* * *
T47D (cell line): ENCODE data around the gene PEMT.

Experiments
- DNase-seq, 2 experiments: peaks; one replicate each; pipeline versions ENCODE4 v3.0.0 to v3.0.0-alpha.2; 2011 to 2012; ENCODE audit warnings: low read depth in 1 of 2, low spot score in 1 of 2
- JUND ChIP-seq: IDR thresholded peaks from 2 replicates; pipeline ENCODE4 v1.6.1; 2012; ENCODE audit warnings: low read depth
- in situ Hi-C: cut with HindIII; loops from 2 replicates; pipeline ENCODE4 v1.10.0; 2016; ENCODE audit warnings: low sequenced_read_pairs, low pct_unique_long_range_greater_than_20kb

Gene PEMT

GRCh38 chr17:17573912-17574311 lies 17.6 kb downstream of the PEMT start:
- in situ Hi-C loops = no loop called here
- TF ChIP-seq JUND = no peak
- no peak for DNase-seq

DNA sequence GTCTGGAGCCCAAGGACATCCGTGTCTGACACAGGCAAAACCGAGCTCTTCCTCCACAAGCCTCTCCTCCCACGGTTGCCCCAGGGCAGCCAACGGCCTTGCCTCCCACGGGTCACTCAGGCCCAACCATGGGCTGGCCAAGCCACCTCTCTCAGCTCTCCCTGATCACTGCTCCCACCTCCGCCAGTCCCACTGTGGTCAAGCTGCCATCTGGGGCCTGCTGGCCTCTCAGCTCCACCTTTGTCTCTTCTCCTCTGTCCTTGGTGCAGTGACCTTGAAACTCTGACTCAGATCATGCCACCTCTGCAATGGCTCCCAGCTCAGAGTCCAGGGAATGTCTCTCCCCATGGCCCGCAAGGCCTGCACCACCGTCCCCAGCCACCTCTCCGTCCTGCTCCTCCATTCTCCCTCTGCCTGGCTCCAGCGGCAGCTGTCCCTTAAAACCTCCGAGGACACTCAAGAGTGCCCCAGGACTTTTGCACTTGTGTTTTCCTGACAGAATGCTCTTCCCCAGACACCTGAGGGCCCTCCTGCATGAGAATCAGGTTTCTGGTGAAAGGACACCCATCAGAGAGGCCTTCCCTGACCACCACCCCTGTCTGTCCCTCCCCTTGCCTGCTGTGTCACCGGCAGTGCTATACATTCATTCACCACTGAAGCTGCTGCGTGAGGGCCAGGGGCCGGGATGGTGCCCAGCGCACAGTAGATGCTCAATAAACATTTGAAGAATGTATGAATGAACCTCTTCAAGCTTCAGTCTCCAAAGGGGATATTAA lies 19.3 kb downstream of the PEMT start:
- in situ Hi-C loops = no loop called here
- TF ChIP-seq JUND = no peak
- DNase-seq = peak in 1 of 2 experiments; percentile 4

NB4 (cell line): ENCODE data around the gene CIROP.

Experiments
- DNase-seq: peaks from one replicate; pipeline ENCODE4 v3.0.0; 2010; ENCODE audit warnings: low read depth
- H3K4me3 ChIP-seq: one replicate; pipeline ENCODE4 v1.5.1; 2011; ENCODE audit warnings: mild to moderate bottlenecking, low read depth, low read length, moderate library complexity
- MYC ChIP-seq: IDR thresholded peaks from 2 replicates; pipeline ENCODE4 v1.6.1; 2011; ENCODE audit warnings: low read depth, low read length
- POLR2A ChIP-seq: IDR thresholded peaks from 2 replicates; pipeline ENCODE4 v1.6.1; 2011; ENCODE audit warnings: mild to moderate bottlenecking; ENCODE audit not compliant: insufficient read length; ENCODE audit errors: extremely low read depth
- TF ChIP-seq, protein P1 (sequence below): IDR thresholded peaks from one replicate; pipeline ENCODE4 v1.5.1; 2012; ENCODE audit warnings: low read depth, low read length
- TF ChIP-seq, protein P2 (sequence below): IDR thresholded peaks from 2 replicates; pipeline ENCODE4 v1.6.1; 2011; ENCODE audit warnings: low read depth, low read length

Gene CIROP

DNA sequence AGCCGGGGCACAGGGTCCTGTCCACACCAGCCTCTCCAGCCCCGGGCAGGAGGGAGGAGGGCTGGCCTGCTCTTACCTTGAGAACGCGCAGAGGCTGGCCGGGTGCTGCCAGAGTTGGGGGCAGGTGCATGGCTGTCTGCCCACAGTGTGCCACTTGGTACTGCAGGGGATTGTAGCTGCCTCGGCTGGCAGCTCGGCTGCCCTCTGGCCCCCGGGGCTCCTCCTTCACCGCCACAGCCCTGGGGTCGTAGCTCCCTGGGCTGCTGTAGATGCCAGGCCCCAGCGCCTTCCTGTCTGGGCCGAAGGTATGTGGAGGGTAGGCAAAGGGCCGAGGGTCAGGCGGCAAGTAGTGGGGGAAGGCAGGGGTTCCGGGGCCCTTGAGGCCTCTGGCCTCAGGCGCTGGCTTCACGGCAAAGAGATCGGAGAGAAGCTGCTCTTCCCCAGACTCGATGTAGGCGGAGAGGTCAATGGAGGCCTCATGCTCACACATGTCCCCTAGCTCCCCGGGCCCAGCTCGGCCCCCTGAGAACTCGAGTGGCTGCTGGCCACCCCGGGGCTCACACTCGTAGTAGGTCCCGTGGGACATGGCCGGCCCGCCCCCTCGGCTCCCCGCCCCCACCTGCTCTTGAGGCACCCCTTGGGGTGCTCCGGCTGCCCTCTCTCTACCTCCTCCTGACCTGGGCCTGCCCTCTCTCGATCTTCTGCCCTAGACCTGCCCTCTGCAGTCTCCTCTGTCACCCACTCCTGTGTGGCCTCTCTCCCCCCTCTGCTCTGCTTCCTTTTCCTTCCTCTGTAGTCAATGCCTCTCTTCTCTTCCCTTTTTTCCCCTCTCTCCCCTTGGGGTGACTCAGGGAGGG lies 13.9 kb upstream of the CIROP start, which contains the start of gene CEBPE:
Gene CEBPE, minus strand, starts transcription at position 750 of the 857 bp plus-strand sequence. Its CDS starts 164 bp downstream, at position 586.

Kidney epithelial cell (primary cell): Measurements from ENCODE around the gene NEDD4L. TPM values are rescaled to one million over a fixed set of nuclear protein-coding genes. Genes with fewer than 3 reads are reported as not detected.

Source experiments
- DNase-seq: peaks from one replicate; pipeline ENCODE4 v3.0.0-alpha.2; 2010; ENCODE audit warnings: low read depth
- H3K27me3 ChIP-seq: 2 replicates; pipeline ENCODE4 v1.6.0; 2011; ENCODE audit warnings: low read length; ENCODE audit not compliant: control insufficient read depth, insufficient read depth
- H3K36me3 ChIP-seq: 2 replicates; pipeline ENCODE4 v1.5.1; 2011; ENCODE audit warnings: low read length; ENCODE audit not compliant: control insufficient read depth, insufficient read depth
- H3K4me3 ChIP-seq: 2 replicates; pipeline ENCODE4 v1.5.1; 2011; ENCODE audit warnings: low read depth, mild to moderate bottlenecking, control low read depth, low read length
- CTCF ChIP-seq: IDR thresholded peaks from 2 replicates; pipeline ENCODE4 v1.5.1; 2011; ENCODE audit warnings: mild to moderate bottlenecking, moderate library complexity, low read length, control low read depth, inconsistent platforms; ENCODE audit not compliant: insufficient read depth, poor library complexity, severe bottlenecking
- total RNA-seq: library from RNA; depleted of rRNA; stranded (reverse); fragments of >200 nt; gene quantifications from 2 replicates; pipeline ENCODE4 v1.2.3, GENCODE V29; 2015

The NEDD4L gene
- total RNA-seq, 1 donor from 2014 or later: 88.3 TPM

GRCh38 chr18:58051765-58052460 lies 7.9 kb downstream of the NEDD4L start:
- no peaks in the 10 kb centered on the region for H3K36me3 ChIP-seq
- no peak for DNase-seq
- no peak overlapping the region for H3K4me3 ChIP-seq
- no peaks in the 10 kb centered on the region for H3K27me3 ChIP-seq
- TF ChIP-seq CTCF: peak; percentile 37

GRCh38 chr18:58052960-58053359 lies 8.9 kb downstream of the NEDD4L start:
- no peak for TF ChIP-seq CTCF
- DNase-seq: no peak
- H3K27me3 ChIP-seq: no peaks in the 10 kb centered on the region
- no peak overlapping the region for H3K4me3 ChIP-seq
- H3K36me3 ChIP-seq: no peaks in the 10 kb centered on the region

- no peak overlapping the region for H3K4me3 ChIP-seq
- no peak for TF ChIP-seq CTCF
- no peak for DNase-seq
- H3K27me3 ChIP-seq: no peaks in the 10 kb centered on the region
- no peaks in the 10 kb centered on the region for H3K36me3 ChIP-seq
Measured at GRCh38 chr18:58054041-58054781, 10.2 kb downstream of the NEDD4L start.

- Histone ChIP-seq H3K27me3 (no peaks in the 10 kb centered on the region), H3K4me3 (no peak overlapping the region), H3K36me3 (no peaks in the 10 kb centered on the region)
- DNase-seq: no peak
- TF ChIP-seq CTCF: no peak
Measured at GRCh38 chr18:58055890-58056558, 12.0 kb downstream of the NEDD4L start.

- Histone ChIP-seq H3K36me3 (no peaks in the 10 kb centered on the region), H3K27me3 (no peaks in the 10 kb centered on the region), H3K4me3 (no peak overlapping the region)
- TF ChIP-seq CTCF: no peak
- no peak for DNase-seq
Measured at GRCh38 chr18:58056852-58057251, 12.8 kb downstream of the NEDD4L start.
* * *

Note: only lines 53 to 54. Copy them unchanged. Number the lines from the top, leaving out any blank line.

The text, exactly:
Measured at GRCh38 chr18:58054041-58054781, 10.2 kb downstream of the NEDD4L start.

- Histone ChIP-seq H3K27me3 (no peaks in the 10 kb centered on the region), H3K4me3 (no peak overlapping the region), H3K36me3 (no peaks in the 10 kb centered on the region)